Fibrosis may result from sustained inflammatory processes. Tumor necrosis factor (TNF)-α is a vital component of the inflammatory process, and its aberrant overexpression has been linked to numerous inflammatory states. The anti-inflammatory role of PFD has been exhaustively examined in several models of inflammation. Administration of PFD significantly reduced secreted levels of bioactive and cell-associated TNF-α after stimulation with lipopolysaccharide [22].

Finally, persistent injury results in a chronic wound healing response that eventually leads to fibrosis. This fibrotic response shares common features in multiple organs that can be affected by these disorders. Experimental evidence has indicated PFD as a collagen and TGF-β production blocker, and as an activator of MMPs, thus modulating the fibrogenic pathway [23].

Organs in which PFD has been tested as an antifibrotic drug


A number of studies have been designed to assess the molecular mechanism and the clinical efficacy and safety of PFD when administered to treat lung diseases, including interstitial pulmonary fibrosis, the experimental bleomycin (BL) model of lung fibrosis, and several models of acute lung injury. This group of disorders is characterized by scarring of deep lung tissue, leading to shortness of breath and loss of functional alveoli, thus limiting oxygen exchange. Etiologies include inhalation of inorganic and organic dusts, gases, fumes and vapors, use of medications, exposure to radiation, and development of disorders such as hypersensitivity pneumonitis, coal worker's pneumoconiosis, silicosis and byssinosis (occurs after exposure to cotton dust), among others.

In vitro models of lung fibrosis and PFD

Recently, it has been proposed that lung fibrosis is caused in part by chronic oxidative stress and inflammation. Increased production of reactive oxygen species (ROS), which leads to lipid peroxidation, oxidation of DNA and proteins, and activation of pro-inflammatory factors, has been observed in several in vitro lung models; PFD has been shown to diminish these pathological states. For example, PFD suppressed Hermansky-Pudlak syndrome (HPS)-1, alveolar macrophage cytokine and chemokine secretion in vitro in a dose-dependent manner [24] PFD was found to inhibit the responder frequency of T-cell rearrangement (TCR)-stimulated CD4 cell total proliferation in vitro and in vivo, and the proliferation index of both CD4 and CD8 was reduced. Additionally, PFD inhibited TCR-induced production of multiple pro-inflammatory cytokines and chemokines. Interestingly, there was no change in TGF-β production by purified T cells, and PFD had no effect on the suppressive properties of naturally occurring regulatory T cells [25] In addition, the antifibrotic effect of PFD may be mediated through inhibition of heat shock protein 47, a collagen-specific molecular chaperone, with a resultant reduction in collagen synthesis in lung fibrosis [26].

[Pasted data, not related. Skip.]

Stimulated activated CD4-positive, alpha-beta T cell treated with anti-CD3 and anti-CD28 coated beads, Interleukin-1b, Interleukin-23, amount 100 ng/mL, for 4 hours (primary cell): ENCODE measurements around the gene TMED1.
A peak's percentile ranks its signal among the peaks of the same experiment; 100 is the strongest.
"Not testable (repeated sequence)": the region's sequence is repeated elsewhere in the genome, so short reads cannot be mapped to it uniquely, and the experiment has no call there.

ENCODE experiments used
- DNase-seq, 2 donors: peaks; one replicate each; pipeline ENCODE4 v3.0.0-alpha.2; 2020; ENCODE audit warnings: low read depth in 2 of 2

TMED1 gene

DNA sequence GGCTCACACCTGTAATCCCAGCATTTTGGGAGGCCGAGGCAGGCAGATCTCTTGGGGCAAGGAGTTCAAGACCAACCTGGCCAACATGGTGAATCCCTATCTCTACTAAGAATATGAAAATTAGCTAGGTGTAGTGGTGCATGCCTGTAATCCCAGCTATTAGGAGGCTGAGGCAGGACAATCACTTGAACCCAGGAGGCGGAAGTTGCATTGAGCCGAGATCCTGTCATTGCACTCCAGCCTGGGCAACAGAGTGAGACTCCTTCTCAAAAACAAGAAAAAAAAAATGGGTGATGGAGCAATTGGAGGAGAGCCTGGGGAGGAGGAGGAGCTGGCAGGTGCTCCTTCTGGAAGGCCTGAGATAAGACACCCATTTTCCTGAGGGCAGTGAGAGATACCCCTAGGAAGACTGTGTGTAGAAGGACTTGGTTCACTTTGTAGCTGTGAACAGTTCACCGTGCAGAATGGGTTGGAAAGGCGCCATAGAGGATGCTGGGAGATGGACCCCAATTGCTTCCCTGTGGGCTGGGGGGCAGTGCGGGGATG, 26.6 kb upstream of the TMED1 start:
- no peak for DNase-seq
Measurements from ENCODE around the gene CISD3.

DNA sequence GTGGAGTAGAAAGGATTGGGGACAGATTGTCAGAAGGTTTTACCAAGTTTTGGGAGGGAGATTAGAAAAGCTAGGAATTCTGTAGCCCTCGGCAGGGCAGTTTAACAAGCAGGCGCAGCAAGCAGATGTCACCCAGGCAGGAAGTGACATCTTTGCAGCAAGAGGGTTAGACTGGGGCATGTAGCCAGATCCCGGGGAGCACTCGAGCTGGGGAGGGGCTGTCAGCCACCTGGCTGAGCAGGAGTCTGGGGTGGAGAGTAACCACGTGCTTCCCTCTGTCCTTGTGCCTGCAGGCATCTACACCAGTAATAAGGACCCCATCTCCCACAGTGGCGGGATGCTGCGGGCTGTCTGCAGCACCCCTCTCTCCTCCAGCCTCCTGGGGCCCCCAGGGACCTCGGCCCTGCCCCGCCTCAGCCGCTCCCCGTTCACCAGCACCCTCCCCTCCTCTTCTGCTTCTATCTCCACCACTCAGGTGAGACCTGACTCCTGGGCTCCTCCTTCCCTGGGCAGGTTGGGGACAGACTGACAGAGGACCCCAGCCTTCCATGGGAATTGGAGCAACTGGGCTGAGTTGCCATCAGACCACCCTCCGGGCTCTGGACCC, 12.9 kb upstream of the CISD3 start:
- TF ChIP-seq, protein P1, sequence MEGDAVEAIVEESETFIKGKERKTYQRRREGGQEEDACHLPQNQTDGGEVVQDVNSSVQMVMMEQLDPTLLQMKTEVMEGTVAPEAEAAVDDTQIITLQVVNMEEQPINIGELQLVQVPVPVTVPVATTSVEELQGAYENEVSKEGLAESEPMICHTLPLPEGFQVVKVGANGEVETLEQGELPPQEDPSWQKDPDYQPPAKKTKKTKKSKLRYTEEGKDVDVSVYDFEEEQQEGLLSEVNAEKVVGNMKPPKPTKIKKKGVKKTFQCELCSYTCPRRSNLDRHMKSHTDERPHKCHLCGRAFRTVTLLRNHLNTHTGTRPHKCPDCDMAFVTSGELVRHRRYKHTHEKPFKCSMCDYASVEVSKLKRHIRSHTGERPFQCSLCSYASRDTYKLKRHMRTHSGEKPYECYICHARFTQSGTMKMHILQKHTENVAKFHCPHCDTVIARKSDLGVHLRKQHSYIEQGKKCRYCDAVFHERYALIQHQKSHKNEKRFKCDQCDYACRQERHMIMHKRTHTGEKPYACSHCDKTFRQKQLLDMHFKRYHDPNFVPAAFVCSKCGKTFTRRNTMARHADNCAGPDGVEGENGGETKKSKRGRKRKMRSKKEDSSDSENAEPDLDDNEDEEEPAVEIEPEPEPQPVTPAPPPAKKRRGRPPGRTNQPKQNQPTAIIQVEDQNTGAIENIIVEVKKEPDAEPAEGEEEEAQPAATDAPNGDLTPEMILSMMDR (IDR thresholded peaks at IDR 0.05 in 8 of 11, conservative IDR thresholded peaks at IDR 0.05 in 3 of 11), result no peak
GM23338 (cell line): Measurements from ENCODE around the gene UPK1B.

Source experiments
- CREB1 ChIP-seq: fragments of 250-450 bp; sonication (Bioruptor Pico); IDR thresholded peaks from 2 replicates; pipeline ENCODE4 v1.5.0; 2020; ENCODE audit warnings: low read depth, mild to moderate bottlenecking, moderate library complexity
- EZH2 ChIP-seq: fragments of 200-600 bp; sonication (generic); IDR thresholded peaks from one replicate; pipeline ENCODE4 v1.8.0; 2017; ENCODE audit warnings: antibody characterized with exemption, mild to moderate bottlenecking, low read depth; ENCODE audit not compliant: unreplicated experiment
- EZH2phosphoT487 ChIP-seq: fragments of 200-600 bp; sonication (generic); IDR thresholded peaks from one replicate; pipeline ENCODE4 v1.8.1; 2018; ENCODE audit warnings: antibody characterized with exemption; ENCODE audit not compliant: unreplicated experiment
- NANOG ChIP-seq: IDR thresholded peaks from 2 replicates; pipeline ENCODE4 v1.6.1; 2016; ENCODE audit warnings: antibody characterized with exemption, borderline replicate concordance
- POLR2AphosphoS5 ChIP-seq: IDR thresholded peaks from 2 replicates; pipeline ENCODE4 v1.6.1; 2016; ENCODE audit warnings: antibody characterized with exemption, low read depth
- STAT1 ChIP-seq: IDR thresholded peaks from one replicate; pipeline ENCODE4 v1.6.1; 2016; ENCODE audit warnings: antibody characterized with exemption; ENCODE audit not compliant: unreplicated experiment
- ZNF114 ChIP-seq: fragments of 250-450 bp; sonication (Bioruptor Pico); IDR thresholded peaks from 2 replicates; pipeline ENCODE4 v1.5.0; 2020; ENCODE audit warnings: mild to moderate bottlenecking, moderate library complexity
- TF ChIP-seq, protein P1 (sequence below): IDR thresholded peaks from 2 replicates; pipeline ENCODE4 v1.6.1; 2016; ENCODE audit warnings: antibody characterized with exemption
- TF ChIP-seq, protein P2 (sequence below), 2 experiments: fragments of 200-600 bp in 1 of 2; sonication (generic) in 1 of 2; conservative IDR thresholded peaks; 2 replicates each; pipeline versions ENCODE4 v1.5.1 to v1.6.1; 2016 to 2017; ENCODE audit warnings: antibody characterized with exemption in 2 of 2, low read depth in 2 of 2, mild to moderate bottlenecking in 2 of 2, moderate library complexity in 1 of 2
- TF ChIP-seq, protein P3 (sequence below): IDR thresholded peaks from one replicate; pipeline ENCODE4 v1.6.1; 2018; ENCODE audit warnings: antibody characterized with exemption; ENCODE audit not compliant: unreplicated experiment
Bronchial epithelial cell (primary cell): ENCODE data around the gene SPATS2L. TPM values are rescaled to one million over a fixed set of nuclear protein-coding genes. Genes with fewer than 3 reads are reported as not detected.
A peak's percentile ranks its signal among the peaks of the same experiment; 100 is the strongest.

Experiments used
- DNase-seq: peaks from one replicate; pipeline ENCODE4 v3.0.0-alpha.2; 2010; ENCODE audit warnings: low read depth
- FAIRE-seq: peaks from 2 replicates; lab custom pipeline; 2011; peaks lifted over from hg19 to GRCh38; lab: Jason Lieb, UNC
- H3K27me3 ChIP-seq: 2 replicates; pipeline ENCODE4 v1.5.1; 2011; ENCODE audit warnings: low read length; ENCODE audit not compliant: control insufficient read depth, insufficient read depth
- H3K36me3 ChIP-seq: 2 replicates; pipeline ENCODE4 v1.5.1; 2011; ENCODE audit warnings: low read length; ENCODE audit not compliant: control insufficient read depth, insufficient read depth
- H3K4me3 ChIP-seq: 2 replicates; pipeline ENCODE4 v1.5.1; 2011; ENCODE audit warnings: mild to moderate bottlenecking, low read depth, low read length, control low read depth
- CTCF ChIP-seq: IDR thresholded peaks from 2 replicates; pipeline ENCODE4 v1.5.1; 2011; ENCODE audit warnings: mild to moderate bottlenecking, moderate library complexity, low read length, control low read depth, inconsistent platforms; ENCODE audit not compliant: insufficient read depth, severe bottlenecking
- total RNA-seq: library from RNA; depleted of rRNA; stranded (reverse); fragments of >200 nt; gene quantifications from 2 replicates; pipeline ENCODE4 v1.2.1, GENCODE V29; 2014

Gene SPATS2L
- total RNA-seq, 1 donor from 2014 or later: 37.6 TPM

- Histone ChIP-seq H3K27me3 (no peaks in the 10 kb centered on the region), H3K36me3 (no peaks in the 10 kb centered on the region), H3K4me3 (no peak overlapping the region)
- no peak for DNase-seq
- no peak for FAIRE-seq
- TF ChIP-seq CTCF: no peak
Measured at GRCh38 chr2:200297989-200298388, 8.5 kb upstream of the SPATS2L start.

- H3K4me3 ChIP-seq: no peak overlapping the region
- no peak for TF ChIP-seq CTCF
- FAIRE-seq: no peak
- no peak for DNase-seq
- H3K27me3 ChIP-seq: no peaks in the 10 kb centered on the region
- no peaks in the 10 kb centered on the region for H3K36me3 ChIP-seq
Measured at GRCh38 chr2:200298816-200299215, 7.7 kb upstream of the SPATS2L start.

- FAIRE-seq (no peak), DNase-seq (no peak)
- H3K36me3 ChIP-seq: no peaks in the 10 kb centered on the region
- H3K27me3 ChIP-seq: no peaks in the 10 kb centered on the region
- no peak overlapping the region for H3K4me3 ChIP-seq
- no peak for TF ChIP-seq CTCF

PFD in animal models of lung fibrosis damage

Since the first studies on PFD in lung fibrosis, several recent experimental and clinical trials have provided evidence of its role in decreasing fibrogenesis in the lung. Interstitial pulmonary fibrosis is the result of a wide variety of injuries to the lung, and involves inflammation, increase in cytokine levels, infiltration of immune cells and increase in ECM production in response to proliferating lung fibroblasts [27, 28], leading to collagen deposition in the lung interstitium. BL-induced lung damage in rodents resembles this disease [29, 30], and is triggered by intratracheal instillation of BL (usually at a dose of 5 to 7.5 U/kg/5 ml) in rodents, producing histological lesions and biochemical changes. Some of the studies with PFD that use this model to assess antifibrotic effects are listed below; in all cases, the dose of PFD was 5% of the weight of the diet fed to the animals throughout the study. The results agreed with those for PFD in other models such as cyclophosphamide-induced fibrosis [31].

Iyer et al. [30] demonstrated that PFD retards the progression of an ongoing fibrotic process, and produces a maximum reduction in collagen content of 40% at day 21, through suppression of lung inflammation. In addition, there are decreases in lung lipid peroxidation (a marker of inflammation index), prolyl hydroxylase (PH) activity (an enzyme responsible for post-translational modification of collagen), hydroxyproline content, and pro-collagen I and III mRNA accumulation. However, PFD failed to shown any direct inhibitory effect on PH activity in vitro, suggesting that it must be acting at the transcriptional level. As a continuation of this work, Iyer et al. [32] measured expression of the TGF-β gene in the lungs after PFD treatment. They observed suppression in the influx of inflammatory cells and macrophages at day 7 post-instillation, and levels of TGF-β mRNA significantly reduced by 33% at 7, 14 and 21 days, as revealed by nuclear run-off studies; TGF-β protein was also suppressed at 14 and 21 days. This effect on TGF-β transcription was also seen in an amiodarone model of lung fibrosis [33].